Pop: Got live - but do you want it?

`Concert' albums might come on like creative masterpieces. But really they've always been cheap marketing tools.

I do not have a clue as to why Frampton Comes Alive! was so big," claims Peter Frampton, the butt of a thousand Wayne's World and Simpsons jokes. Twenty two years on, 10 million people own the biggest-selling live album of all time but Frampton is caught in a Groundhog Day predicament. He's even released Alive 2 yet he can't overcome the curse of the concert recording. He's not the only one.

Live albums are a secret vice. You buy them in much the same way that you grab a T-shirt after a gig; after only a couple of airings, they're sitting on a shelf taking up valuable space. Just this week, 10 more landed on my desk, either as a finished product or in promo form. Does anyone really need Aerosmith's Little South Of Sanity, Black Sabbath's Reunion Live, Garth Brooks' Double Live, The Mighty Mighty Bosstones' Live From The Middle East, Portishead's PNYC, The Rolling Stones' No Security, Rush's Different Stages (a - gasp - triple!), Spiritualized Live At The Royal Albert Hall or a bonus concert CD as an incentive to buy Culture Club's Greatest Moments or Dire Straits' Sultans Of Swing collections?

Before the late Sixties (save for the faked enthusiasm of The Kinks Live At Kelvin Hall or The Rolling Stones' Got Live If You Want It), live albums didn't figure in an act's career. Unless you were James Brown, who had enough nous to finance the recording of his dynamic stage show for the 1963 million-seller, Live At The Apollo.

But in 1969, two major events happened. Detroit's MC5 lit a long, slow fuse with the inflammatory Kick Out The Jams while Jagger and co discovered the profits to be made from playing huge venues such as Madison Square Garden with a proper public address system. The band also left Decca to set up Rolling Stones Records. Owing their former label one more album, they settled up with Get Yer Ya-Ya's Out!, an overview of their triumphant US tour. But then bootleggers beat them to the punch and shifted 100,000 copies of Liver Than You'll Ever Be. Mick and Keith would never again miss an opportunity to generate further income from concerts. No Security, featuring guests such as Dave Matthews and Taj Mahal, and released this Monday, is the Stones' seventh live album, confirming the link between art and commerce and giving the boys in the band another chance to write off tour expenses and fulfil contractual obligations.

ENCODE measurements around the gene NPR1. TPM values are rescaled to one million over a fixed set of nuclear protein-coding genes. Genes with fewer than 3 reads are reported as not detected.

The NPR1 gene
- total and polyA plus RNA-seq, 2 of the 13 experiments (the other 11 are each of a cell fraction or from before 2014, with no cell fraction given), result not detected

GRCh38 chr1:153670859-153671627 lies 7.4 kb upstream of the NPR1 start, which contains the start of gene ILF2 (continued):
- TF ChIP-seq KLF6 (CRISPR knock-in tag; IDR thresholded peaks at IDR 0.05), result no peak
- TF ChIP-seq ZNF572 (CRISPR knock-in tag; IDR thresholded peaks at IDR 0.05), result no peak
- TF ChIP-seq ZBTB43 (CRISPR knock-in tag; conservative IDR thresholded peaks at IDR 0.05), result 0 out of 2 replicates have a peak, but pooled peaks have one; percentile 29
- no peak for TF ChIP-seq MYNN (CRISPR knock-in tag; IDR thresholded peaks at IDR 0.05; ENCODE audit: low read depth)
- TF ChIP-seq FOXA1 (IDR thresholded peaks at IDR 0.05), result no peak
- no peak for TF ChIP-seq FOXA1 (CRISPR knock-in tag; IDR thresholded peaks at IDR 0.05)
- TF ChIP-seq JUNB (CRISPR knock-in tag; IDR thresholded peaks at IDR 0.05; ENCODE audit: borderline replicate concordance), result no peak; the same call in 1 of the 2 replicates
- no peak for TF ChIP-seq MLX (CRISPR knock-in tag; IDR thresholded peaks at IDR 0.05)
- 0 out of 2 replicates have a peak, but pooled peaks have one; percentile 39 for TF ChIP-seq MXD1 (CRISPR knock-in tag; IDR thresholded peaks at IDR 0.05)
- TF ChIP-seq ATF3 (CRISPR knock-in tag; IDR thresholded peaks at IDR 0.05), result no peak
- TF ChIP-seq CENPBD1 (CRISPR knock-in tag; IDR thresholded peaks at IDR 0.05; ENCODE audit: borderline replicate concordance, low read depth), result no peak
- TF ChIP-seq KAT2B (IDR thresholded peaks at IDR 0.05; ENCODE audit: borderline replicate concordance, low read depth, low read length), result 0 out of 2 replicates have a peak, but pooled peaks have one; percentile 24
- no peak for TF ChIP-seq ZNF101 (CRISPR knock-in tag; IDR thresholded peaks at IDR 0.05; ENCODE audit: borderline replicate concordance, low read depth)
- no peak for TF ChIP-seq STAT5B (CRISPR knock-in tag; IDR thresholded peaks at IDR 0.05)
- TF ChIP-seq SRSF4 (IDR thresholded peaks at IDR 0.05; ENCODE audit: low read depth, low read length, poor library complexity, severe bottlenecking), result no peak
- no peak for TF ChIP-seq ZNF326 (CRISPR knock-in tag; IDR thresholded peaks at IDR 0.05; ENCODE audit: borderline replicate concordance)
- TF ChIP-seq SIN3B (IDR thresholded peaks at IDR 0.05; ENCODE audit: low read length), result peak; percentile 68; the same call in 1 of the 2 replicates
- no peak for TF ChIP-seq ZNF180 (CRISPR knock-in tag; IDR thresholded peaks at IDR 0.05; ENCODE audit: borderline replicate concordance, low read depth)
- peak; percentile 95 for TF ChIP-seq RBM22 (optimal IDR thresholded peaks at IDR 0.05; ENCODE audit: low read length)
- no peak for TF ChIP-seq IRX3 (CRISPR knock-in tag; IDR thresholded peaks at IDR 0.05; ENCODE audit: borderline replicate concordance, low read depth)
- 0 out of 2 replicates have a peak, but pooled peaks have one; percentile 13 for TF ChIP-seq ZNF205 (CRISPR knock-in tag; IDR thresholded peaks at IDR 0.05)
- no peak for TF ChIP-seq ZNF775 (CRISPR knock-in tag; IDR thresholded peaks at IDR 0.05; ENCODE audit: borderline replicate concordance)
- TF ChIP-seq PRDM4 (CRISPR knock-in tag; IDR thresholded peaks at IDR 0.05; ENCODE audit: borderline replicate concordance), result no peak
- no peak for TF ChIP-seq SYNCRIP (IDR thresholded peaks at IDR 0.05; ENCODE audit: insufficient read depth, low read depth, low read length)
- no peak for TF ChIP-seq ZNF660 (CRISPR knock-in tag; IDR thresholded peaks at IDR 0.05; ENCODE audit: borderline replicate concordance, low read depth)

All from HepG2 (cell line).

It wasn't always this way. Looking like a bootleg in a beige "card" packaging, The Who's majestic Live At Leeds arrived in 1970 and gave rise to a decade of excellent live albums, concluding with the heady pop of 1979's Cheap Trick At Budokan. According to The Who singer, Roger Daltrey, Live At Leeds is: "the ultimate heavy metal album. Totally live, we didn't dub anything on it. Do you think I would have sung like that in a studio?" Pete Townshend begs to differ. "There's a long guitar solo at the end of `Young Man Blues' where it sounds like I'm playing the most beautiful, lyrical stuff. I simply edited out all my bum notes. You feel: God, this guy never makes a slip!"

Arguments rage about how live, live recordings are. Editing is fine, but what other kind of fixing goes on? Black Sabbath guitarist, Tony Iommi, is adamant that his group "didn't make any changes to Reunion Live. It's not a doctored-in-the-studio live album. When we heard the Birmingham tapes, we noticed a few little flukes, tuning problems and so on. But we decided to leave them in. Once you start fixing, there is no end." However, Thin Lizzy guitarist, Scott Gorham, breaks ranks. "Yes, we did cheat on Live And Dangerous, mainly on background vocals. On stage, you concentrate on being entertaining and playing your instrument and behind Phil Lynott, we always sounded like chickens getting their heads chopped off. The crowd noise felt distant so Tony Visconti ran applause from a Bowie concert through the mixing desk. If you pay attention, you can hear someone shout `David!'."

In the mid-Seventies, concert recordings provided a compelling career resume, an alternative to a greatest hits set, and propelled artists on to the next level of popularity. The J Geils Band's Fullhouse, The Sensational Alex Harvey Band Live and Bob Marley and The Wailers Live! lived up to memories of the concerts and worked for spotty teenagers miming in front of the mirror, while Iggy Pop's semi-legal Metallic KO became the stuff of legend. Then in 1976, Dr Feelgood's Stupidity topped the British album charts, marking the apotheosis of the live album as showcase and critically acceptable product.